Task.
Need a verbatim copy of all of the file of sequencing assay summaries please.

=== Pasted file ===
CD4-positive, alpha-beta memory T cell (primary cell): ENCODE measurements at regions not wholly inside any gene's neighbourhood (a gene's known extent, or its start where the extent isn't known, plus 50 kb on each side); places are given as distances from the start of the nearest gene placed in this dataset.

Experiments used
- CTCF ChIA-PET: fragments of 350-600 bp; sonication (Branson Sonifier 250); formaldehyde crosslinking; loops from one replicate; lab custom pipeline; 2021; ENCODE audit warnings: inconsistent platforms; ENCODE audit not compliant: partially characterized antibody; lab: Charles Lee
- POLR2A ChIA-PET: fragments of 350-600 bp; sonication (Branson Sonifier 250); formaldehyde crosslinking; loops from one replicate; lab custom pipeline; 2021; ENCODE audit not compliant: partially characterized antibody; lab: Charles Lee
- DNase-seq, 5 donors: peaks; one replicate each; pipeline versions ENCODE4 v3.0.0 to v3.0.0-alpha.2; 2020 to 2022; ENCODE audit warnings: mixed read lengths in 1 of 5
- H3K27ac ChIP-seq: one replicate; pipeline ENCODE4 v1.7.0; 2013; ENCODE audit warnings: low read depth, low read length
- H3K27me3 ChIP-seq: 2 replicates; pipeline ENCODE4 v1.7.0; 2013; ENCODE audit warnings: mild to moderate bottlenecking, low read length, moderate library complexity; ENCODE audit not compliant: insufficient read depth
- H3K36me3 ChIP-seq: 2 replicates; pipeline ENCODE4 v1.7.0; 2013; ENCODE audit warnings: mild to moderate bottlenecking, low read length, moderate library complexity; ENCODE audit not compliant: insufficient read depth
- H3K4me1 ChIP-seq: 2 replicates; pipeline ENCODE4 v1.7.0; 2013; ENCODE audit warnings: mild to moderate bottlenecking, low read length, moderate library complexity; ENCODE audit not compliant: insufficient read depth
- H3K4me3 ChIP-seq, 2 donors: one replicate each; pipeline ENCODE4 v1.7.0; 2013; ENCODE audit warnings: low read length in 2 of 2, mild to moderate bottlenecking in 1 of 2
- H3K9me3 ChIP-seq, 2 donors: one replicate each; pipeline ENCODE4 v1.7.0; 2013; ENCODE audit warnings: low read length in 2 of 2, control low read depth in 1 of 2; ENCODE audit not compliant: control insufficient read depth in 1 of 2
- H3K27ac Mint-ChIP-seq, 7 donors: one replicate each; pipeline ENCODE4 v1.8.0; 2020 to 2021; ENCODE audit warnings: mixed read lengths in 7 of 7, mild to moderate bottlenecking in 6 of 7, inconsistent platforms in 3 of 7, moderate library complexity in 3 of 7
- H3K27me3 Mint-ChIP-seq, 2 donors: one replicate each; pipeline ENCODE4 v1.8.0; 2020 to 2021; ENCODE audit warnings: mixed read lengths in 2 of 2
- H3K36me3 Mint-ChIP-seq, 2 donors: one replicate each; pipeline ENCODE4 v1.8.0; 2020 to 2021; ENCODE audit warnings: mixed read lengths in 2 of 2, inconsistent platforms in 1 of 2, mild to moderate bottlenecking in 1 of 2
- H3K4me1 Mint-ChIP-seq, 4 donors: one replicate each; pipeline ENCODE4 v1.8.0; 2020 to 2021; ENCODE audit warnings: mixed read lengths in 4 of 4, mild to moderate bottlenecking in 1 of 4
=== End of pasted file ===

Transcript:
CD4-positive, alpha-beta memory T cell (primary cell): ENCODE measurements at regions not wholly inside any gene's neighbourhood (a gene's known extent, or its start where the extent isn't known, plus 50 kb on each side); places are given as distances from the start of the nearest gene placed in this dataset.

Experiments used
- CTCF ChIA-PET: fragments of 350-600 bp; sonication (Branson Sonifier 250); formaldehyde crosslinking; loops from one replicate; lab custom pipeline; 2021; ENCODE audit warnings: inconsistent platforms; ENCODE audit not compliant: partially characterized antibody; lab: Charles Lee
- POLR2A ChIA-PET: fragments of 350-600 bp; sonication (Branson Sonifier 250); formaldehyde crosslinking; loops from one replicate; lab custom pipeline; 2021; ENCODE audit not compliant: partially characterized antibody; lab: Charles Lee
- DNase-seq, 5 donors: peaks; one replicate each; pipeline versions ENCODE4 v3.0.0 to v3.0.0-alpha.2; 2020 to 2022; ENCODE audit warnings: mixed read lengths in 1 of 5
- H3K27ac ChIP-seq: one replicate; pipeline ENCODE4 v1.7.0; 2013; ENCODE audit warnings: low read depth, low read length
- H3K27me3 ChIP-seq: 2 replicates; pipeline ENCODE4 v1.7.0; 2013; ENCODE audit warnings: mild to moderate bottlenecking, low read length, moderate library complexity; ENCODE audit not compliant: insufficient read depth
- H3K36me3 ChIP-seq: 2 replicates; pipeline ENCODE4 v1.7.0; 2013; ENCODE audit warnings: mild to moderate bottlenecking, low read length, moderate library complexity; ENCODE audit not compliant: insufficient read depth
- H3K4me1 ChIP-seq: 2 replicates; pipeline ENCODE4 v1.7.0; 2013; ENCODE audit warnings: mild to moderate bottlenecking, low read length, moderate library complexity; ENCODE audit not compliant: insufficient read depth
- H3K4me3 ChIP-seq, 2 donors: one replicate each; pipeline ENCODE4 v1.7.0; 2013; ENCODE audit warnings: low read length in 2 of 2, mild to moderate bottlenecking in 1 of 2
- H3K9me3 ChIP-seq, 2 donors: one replicate each; pipeline ENCODE4 v1.7.0; 2013; ENCODE audit warnings: low read length in 2 of 2, control low read depth in 1 of 2; ENCODE audit not compliant: control insufficient read depth in 1 of 2
- H3K27ac Mint-ChIP-seq, 7 donors: one replicate each; pipeline ENCODE4 v1.8.0; 2020 to 2021; ENCODE audit warnings: mixed read lengths in 7 of 7, mild to moderate bottlenecking in 6 of 7, inconsistent platforms in 3 of 7, moderate library complexity in 3 of 7
- H3K27me3 Mint-ChIP-seq, 2 donors: one replicate each; pipeline ENCODE4 v1.8.0; 2020 to 2021; ENCODE audit warnings: mixed read lengths in 2 of 2
- H3K36me3 Mint-ChIP-seq, 2 donors: one replicate each; pipeline ENCODE4 v1.8.0; 2020 to 2021; ENCODE audit warnings: mixed read lengths in 2 of 2, inconsistent platforms in 1 of 2, mild to moderate bottlenecking in 1 of 2
- H3K4me1 Mint-ChIP-seq, 4 donors: one replicate each; pipeline ENCODE4 v1.8.0; 2020 to 2021; ENCODE audit warnings: mixed read lengths in 4 of 4, mild to moderate bottlenecking in 1 of 4